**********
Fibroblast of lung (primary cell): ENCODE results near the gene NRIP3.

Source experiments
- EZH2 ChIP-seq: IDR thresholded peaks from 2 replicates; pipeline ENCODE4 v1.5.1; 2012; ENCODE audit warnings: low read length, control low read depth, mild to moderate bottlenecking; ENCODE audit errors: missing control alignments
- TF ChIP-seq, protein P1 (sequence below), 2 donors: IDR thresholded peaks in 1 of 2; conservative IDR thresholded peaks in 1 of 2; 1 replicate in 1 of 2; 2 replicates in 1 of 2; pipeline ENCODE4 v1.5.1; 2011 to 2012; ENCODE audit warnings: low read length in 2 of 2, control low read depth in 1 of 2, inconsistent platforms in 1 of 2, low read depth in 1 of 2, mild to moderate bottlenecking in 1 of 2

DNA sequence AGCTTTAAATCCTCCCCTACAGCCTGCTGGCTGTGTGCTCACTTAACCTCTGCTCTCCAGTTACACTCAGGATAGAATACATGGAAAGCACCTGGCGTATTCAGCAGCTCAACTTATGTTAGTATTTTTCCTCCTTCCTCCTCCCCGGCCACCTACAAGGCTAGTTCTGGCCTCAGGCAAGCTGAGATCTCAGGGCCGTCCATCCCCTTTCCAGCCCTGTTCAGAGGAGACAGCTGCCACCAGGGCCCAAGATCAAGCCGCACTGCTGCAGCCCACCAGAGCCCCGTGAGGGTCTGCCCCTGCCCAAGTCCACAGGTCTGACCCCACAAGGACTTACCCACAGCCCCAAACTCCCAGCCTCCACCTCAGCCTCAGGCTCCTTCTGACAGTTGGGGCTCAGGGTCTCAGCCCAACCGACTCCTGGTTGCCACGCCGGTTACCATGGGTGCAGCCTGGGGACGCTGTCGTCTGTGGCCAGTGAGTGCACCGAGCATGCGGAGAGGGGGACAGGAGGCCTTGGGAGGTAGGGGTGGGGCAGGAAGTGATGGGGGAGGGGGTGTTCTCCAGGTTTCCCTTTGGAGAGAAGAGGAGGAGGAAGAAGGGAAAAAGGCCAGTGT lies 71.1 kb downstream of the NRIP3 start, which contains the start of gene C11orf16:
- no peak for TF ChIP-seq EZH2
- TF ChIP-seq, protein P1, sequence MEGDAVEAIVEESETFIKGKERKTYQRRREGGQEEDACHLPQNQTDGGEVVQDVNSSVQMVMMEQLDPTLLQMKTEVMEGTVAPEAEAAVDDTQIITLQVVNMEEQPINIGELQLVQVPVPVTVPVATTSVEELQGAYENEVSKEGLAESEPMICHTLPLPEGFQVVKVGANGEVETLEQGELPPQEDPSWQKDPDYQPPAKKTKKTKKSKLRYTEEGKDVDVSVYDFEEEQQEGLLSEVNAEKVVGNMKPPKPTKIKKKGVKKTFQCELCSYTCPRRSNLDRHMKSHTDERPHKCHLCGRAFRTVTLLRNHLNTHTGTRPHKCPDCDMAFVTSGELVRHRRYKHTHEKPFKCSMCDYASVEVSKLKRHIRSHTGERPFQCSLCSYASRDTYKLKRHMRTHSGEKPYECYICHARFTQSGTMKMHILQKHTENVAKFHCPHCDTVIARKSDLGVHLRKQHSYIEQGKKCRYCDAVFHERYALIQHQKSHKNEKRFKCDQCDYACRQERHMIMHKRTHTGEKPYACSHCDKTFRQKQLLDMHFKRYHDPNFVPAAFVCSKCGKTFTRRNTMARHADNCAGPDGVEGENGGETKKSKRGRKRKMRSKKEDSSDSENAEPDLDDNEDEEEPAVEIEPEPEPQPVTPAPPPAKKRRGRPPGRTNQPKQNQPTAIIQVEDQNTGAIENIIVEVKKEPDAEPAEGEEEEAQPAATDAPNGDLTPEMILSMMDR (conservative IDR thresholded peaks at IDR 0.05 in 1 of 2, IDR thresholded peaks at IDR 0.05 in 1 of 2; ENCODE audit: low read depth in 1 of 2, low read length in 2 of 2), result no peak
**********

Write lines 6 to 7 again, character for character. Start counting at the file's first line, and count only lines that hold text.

- no peak for TF ChIP-seq EZH2
- TF ChIP-seq, protein P1, sequence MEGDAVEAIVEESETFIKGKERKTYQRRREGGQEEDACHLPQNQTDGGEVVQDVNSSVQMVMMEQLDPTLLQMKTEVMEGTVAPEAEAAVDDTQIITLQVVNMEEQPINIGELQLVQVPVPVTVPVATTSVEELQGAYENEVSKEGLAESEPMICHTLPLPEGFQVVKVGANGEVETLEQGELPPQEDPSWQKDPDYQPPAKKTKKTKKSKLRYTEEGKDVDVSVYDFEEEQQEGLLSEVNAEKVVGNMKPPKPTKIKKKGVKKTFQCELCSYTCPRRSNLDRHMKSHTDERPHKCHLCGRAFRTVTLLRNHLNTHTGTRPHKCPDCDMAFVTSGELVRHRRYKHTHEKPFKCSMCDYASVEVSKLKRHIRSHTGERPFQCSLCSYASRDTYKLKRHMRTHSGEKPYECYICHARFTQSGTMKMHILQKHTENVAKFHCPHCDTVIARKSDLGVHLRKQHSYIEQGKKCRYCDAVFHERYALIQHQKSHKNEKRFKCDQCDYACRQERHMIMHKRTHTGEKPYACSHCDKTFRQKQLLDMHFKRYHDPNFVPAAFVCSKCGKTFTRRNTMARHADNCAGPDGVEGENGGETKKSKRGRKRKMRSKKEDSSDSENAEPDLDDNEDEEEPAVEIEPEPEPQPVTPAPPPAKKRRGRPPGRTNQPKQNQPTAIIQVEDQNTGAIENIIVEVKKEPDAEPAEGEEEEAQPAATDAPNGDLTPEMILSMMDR (conservative IDR thresholded peaks at IDR 0.05 in 1 of 2, IDR thresholded peaks at IDR 0.05 in 1 of 2; ENCODE audit: low read depth in 1 of 2, low read length in 2 of 2), result no peak